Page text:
“Woke” policies inspired by critical race theory (CRT) are now widespread in government and the private sector. New York state recently prioritized non-whites for access to scarce coronavirus antibodies. Vermont similarly prioritized minorities for Covid-19 vaccinations. At the same time, major corporations like Walmart and AT&T instruct white employees that “White people, you are the problem,” and that they should experience “guilt and shame” as part of their “anti-racist development.“
In theory, federal civil rights agencies should be stopping such abuses, as many CRT-inspired policies violate civil rights laws. CRT teaches that whites are racist and privileged oppressors and minorities are oppressed victims. To fix this oppression, CRT calls for “anti-racism” or “equity” — meaning racially discriminating against individuals to equalize racial group outcomes.
The Civil Rights Act broadly outlaws racial discrimination and harassment. Whether racist segregationists or woke activists discriminate does not matter. With narrow exceptions, the government and employers must treat Americans of all races equally.
Civil Service Overwhelmingly Leftist
But federal civil rights enforcement agencies have done little to combat “antiracist” discrimination. The civil service system lets unelected bureaucrats decide which laws get enforced. Career federal employees necessarily handle routine enforcement. These agencies’ employees are overwhelmingly left-wing ideologues.
For example, the Department of Justice (DOJ) inspector general found in 2013 that the resumes of all but one career employee hired in a component of DOJ’s Civil Rights Division indicated liberal political views. These left-wing career staff will not enforce laws they dislike — including at the DOJ Civil Rights Division, as I’ve documented.
DOJ discovered Yale University was heavily discriminating against Asian-American applicants. Ironically, Asian-Americans — who once experienced widespread racist discrimination — are often the biggest losers from modern “antiracist” discrimination. President Donald J. Trump’s political appointees looked at the evidence and sued Yale for discrimination.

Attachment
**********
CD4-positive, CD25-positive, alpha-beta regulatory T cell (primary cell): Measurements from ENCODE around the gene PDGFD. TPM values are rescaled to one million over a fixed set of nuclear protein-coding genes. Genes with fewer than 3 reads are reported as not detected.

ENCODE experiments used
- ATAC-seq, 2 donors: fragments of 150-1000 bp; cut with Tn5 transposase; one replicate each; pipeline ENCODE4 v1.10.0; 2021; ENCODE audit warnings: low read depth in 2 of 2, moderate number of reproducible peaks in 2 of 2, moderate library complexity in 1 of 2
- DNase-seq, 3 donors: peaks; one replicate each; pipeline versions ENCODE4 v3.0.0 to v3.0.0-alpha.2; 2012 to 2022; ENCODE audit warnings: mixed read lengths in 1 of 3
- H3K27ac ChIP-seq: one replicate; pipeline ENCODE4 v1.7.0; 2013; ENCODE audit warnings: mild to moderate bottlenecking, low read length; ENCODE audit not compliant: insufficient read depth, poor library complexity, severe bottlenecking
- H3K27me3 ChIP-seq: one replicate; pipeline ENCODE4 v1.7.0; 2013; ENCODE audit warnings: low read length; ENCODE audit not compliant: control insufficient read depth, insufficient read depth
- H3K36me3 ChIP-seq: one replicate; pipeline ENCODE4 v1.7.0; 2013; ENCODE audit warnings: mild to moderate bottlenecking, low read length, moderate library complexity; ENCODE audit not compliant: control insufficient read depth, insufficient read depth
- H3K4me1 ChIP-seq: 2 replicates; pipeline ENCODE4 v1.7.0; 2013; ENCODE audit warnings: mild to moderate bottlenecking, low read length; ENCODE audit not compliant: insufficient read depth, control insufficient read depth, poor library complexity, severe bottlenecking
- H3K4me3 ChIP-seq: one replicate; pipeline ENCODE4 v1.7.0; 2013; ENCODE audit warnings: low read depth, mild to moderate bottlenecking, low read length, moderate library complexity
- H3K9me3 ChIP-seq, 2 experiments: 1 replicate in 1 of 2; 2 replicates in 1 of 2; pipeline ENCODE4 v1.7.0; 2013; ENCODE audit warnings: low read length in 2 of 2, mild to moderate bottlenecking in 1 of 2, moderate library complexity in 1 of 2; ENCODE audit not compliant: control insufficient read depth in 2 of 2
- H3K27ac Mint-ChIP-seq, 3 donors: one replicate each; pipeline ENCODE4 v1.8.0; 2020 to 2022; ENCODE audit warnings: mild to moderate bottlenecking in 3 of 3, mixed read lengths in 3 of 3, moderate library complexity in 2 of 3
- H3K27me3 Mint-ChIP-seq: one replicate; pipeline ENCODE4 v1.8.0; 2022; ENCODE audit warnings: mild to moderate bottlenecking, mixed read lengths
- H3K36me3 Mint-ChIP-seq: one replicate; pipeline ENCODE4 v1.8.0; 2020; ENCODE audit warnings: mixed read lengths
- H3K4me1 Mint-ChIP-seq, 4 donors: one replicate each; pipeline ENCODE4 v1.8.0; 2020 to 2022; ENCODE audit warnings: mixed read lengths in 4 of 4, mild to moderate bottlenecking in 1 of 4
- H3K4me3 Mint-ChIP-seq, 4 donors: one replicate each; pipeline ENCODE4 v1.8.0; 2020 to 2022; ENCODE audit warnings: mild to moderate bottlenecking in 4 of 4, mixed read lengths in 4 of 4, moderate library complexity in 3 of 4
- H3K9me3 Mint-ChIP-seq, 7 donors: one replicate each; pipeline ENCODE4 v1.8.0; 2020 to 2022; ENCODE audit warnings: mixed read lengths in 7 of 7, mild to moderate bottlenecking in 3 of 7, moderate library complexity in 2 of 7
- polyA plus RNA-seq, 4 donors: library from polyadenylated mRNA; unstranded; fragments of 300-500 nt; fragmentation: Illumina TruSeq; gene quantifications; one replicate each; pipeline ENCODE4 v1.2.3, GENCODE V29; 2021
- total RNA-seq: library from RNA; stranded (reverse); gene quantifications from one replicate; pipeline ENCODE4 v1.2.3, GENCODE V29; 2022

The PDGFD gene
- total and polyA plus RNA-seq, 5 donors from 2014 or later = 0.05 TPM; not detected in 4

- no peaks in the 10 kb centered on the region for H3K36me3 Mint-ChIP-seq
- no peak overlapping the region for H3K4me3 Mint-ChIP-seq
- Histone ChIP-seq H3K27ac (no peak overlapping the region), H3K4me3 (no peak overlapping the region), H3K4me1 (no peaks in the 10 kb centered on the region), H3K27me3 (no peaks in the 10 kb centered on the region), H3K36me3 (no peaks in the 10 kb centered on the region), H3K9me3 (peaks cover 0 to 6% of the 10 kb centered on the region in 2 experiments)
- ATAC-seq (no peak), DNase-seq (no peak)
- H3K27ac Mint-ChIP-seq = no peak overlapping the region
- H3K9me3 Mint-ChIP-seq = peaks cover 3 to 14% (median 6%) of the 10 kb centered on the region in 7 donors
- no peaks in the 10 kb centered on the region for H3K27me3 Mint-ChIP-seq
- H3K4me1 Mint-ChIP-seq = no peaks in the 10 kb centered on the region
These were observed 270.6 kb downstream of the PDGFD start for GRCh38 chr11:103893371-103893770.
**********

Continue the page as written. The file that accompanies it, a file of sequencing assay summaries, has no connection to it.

Few Lawyers Step Up
The political appointees then asked Civil Rights Division career staff to help with the lawsuit. They flatly refused. The division has an entire section dedicated to combatting educational discrimination. Not one career lawyer would participate. Career staff knew that winning would undermine affirmative action programs in higher education — programs they supported. Political appointees ultimately had to borrow career employees from less ideological DOJ components like the U.S. Attorney’s Office in Connecticut to pursue the case.
Political appointees reported Civil Rights Division career staff typically approached their jobs this way — only working on cases they agreed with. For example, federal law says nurses cannot be forced to participate in abortions. The division’s career lawyers refused to enforce these conscience protections. And only one career lawyer would work on religious liberty cases arising in the Covid-19 pandemic.
Moreover, political appointees cannot simply fire intransigent employees. Civil service protections make removing career staff prohibitively difficult. Agency dismissal procedures typically take between 5 and 12 months, followed by appeals that can last years. Mass firings are not realistic. Absent major civil service reforms, federal civil rights agencies will remain filled with liberal career lawyers who effectively cannot be fired.
These career lawyers will not widely enforce protections against CRT-inspired discrimination or harassment. They embrace CRT. They do not want to combat “antiracist” discrimination.
This means laws that career staff oppose can go largely unenforced. Less than 4,000 political appointees supervise 2.2 million federal career employees. There are not nearly enough political appointees to handle routine enforcement.
This is a real threat to democracy. Three-quarters of Americans believe employers and schools should not discriminate based on race — even to promote diversity. Critical race theory itself is widely unpopular. Voters’ representatives passed laws prohibiting all racial discrimination. But the career employees who enforce those laws embrace a vision of “antiracist” discrimination. So they selectively enforce civil rights protections for only some Americans. Their intransigence effectively cancels Americans’ ballots by blocking policies their elected officials voted for.
This was not the original vision for the civil service. The reformers who ended the spoils system recognized that removal protections would “seal up incompetency, negligence, [and] insubordination.” So they reformed hiring to prohibit patronage. But they deliberately kept removals at-will. They never dreamed of empowering career employees to set policy. Not until the 1960s did federal employees get general removal appeals.
To protect democracy, the civil service should return to at-will employment. As the selective enforcement of civil rights laws shows, elections matter little if bureaucrats decide which laws they enforce.